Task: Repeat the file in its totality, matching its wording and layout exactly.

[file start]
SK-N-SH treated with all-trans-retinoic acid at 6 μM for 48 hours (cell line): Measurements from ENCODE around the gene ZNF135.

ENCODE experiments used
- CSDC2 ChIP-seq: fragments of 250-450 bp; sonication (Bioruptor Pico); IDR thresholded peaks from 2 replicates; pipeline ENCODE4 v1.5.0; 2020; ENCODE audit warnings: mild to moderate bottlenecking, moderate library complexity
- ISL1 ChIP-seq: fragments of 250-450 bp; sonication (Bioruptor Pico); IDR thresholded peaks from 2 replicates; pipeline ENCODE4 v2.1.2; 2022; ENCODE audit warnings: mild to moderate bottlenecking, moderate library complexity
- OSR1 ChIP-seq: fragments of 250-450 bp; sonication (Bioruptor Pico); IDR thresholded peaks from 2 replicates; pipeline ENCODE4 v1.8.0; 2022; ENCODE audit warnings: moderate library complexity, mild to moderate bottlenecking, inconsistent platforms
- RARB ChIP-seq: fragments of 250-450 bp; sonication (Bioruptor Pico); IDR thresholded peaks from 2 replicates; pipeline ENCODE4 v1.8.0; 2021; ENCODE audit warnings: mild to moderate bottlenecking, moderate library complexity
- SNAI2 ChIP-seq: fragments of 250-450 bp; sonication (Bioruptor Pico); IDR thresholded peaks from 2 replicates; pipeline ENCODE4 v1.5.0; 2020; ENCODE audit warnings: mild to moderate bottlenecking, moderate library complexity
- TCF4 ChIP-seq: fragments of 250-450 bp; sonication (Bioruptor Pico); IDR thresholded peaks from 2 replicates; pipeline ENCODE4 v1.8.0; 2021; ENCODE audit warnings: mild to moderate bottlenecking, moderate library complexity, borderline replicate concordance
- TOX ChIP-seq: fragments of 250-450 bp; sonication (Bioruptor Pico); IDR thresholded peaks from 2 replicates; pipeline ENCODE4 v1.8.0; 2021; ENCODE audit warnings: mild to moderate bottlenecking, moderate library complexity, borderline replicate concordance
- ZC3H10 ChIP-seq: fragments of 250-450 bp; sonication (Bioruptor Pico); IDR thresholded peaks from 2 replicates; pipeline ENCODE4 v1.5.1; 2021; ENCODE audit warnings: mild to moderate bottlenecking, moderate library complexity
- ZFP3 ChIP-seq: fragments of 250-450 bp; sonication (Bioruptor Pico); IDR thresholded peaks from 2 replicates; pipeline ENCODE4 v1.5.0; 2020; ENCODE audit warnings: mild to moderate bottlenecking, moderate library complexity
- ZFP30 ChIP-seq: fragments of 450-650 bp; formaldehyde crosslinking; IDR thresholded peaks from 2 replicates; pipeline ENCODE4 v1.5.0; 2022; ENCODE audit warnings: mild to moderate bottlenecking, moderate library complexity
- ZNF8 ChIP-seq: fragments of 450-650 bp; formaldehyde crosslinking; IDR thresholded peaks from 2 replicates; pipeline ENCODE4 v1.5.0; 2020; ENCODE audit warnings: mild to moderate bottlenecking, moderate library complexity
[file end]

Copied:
SK-N-SH treated with all-trans-retinoic acid at 6 μM for 48 hours (cell line): Measurements from ENCODE around the gene ZNF135.

ENCODE experiments used
- CSDC2 ChIP-seq: fragments of 250-450 bp; sonication (Bioruptor Pico); IDR thresholded peaks from 2 replicates; pipeline ENCODE4 v1.5.0; 2020; ENCODE audit warnings: mild to moderate bottlenecking, moderate library complexity
- ISL1 ChIP-seq: fragments of 250-450 bp; sonication (Bioruptor Pico); IDR thresholded peaks from 2 replicates; pipeline ENCODE4 v2.1.2; 2022; ENCODE audit warnings: mild to moderate bottlenecking, moderate library complexity
- OSR1 ChIP-seq: fragments of 250-450 bp; sonication (Bioruptor Pico); IDR thresholded peaks from 2 replicates; pipeline ENCODE4 v1.8.0; 2022; ENCODE audit warnings: moderate library complexity, mild to moderate bottlenecking, inconsistent platforms
- RARB ChIP-seq: fragments of 250-450 bp; sonication (Bioruptor Pico); IDR thresholded peaks from 2 replicates; pipeline ENCODE4 v1.8.0; 2021; ENCODE audit warnings: mild to moderate bottlenecking, moderate library complexity
- SNAI2 ChIP-seq: fragments of 250-450 bp; sonication (Bioruptor Pico); IDR thresholded peaks from 2 replicates; pipeline ENCODE4 v1.5.0; 2020; ENCODE audit warnings: mild to moderate bottlenecking, moderate library complexity
- TCF4 ChIP-seq: fragments of 250-450 bp; sonication (Bioruptor Pico); IDR thresholded peaks from 2 replicates; pipeline ENCODE4 v1.8.0; 2021; ENCODE audit warnings: mild to moderate bottlenecking, moderate library complexity, borderline replicate concordance
- TOX ChIP-seq: fragments of 250-450 bp; sonication (Bioruptor Pico); IDR thresholded peaks from 2 replicates; pipeline ENCODE4 v1.8.0; 2021; ENCODE audit warnings: mild to moderate bottlenecking, moderate library complexity, borderline replicate concordance
- ZC3H10 ChIP-seq: fragments of 250-450 bp; sonication (Bioruptor Pico); IDR thresholded peaks from 2 replicates; pipeline ENCODE4 v1.5.1; 2021; ENCODE audit warnings: mild to moderate bottlenecking, moderate library complexity
- ZFP3 ChIP-seq: fragments of 250-450 bp; sonication (Bioruptor Pico); IDR thresholded peaks from 2 replicates; pipeline ENCODE4 v1.5.0; 2020; ENCODE audit warnings: mild to moderate bottlenecking, moderate library complexity
- ZFP30 ChIP-seq: fragments of 450-650 bp; formaldehyde crosslinking; IDR thresholded peaks from 2 replicates; pipeline ENCODE4 v1.5.0; 2022; ENCODE audit warnings: mild to moderate bottlenecking, moderate library complexity
- ZNF8 ChIP-seq: fragments of 450-650 bp; formaldehyde crosslinking; IDR thresholded peaks from 2 replicates; pipeline ENCODE4 v1.5.0; 2020; ENCODE audit warnings: mild to moderate bottlenecking, moderate library complexity